'Very concerning': Experts worry over new powers for gardaí

'Very concerning': Experts worry over new powers for gardaí

A new policing powers bill, which could see someone jailed for five years for refusing to give gardaí their passwords for phones or computers, has been described by legal and privacy experts as 'very concerning'. File  picture: Sam Boal / RollingNews.ie

A new policing powers bill, which could see someone jailed for five years for refusing to give gardaí their passwords for phones or computers, has been described by legal and privacy experts as “very concerning”.

The general scheme of the Garda Síochána (Powers) Bill was published on Monday and will see sweeping changes made to the system of search warrants and detention currently used by gardaí.

“It is very concerning, there are huge powers being created here,” said Dr Vicky Conway, associate professor of law at Dublin City University.

The general power of arrest without charge is being expanded massively, there is a power of detention for stop and search, and a very broad power of seizure of items upon arrest.” 

“I’m surprised at this, it feels like a bit of a land grab by the Department of Justice.”

The new bill seeks to expand the powers gardaí have to access private communications in ways that had previously only been available under certain pieces of legislation. It has been described by the department as serving to “modernise existing law and make it more consistent”.

Justice Minister Heather Humphreys said in launching the bill that the law in the area of search and detention is “currently very complex”.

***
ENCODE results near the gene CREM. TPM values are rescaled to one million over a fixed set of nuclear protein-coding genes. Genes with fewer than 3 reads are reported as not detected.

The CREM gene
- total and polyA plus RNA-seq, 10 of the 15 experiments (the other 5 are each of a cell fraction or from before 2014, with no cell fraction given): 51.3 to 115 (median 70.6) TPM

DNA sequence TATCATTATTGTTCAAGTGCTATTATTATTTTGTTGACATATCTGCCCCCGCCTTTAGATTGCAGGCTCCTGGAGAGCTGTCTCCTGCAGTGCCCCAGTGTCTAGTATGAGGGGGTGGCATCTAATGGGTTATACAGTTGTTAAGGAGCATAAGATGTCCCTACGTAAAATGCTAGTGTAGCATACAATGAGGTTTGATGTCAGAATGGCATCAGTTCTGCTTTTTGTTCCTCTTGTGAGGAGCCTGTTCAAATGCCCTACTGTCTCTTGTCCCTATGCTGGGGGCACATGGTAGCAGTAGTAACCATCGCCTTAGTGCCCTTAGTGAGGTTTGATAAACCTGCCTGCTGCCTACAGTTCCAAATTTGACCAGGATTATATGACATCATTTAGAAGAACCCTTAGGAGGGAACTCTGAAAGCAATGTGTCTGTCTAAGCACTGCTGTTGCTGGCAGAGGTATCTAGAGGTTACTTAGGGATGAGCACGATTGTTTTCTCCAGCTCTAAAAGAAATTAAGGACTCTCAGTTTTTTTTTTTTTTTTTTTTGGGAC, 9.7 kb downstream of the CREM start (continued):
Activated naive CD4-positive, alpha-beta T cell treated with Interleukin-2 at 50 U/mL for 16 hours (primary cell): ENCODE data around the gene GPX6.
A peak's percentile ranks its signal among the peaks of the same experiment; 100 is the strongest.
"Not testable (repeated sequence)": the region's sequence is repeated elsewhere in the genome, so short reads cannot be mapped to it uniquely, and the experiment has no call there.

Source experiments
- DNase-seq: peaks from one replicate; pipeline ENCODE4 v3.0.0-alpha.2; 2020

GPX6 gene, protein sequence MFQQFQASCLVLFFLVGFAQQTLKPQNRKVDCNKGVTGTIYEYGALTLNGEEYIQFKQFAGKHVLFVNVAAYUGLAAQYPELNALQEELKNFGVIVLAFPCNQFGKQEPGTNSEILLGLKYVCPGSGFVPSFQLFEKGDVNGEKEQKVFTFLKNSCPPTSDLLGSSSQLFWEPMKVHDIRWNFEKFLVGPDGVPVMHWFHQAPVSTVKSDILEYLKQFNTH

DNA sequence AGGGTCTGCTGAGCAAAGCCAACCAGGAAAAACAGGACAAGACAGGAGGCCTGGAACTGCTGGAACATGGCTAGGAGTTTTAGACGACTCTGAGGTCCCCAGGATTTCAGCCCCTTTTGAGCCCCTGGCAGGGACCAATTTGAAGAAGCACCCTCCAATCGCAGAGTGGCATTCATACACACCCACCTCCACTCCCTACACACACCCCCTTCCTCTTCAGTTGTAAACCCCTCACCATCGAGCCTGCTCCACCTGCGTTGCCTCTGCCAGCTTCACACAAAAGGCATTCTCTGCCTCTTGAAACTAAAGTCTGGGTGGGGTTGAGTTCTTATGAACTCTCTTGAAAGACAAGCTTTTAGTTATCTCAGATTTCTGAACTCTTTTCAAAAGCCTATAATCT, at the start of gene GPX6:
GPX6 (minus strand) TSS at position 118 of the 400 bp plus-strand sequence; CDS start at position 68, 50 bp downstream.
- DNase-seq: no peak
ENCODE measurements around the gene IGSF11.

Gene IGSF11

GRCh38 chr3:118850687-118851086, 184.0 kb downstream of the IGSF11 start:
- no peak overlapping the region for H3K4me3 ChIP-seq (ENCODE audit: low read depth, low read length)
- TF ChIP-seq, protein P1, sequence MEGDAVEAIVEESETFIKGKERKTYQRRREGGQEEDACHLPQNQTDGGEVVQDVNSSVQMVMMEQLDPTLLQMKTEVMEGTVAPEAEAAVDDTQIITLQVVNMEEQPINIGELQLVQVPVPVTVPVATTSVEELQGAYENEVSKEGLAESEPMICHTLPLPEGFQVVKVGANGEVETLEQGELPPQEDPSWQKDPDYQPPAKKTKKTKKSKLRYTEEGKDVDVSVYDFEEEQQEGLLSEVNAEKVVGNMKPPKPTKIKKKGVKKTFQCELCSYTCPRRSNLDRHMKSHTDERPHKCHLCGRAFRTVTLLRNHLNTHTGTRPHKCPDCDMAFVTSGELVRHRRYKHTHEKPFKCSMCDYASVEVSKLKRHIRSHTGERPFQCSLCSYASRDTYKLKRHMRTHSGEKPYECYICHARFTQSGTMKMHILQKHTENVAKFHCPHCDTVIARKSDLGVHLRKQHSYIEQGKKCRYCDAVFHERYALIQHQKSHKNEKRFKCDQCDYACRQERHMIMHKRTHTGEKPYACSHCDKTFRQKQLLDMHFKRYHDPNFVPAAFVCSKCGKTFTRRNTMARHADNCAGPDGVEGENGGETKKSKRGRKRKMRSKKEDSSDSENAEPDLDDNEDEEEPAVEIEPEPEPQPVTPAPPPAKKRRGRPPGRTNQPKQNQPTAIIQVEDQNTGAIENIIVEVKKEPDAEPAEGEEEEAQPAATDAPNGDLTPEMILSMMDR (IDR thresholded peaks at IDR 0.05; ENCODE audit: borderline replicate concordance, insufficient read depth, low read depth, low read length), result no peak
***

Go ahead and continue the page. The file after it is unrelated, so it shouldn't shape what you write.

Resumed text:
“Bringing it together will make the use of police powers by gardaí clear, transparent and accessible,” she said.

“Where we are proposing to extend additional powers to gardaí, we are also strengthening safeguards,” she added.

'Exceptionally weak on safeguards'

That statement was disputed strongly by Dr Conway, who said the proposed bill as it stands is “exceptionally weak on safeguards”.

“There are about 20 of them which are absent. The more powers you give the gardaí the more safeguards you should have,” she said, adding that one of the “more shocking” absent safeguards is “that the presence of a lawyer at an interview is no longer guaranteed”.

“So if the gardaí don’t like how the lawyer is behaving they can get rid of him,” she said.

Dr Conway added that under the bill a breach of the law by gardaí cannot result in either civil or criminal prosecutions is “huge”, as is the fact that such a breach does not affect the admissibility of evidence.

Previously, the gardaí had to at least obey the law in assembling a case. That would no longer be the case.” 

The Irish Council of Civil Liberties (ICCL) will be making submissions to the Department of Justice, but said it is “concerned” about a number of facets of the prospective law.

A spokesperson said the ICCL took issue with the bill’s provisions for seizing privileged information, while the fact that search warrants could be issued by Garda superintendents, as opposed to judges, in “exceptional circumstances” is worrying, given those circumstances are not defined.

'Missed opportunity'

Associate professor of law at UCD TJ McIntyre described the bill as “a missed opportunity”.

“It continues the practice, which the Supreme Court has found unconstitutional, of self-service search warrants,” he said. 

“In every case, that application should go through a judge, there is no reason why there can’t be a scheme to do it urgently.”

He described the bill as “quite worrying”. 

“It’s taking a very invasive power which is highly controversial in other jurisdictions and extending it in a blanket way to all search warrants in an unjustified and disproportionate way,” he said.

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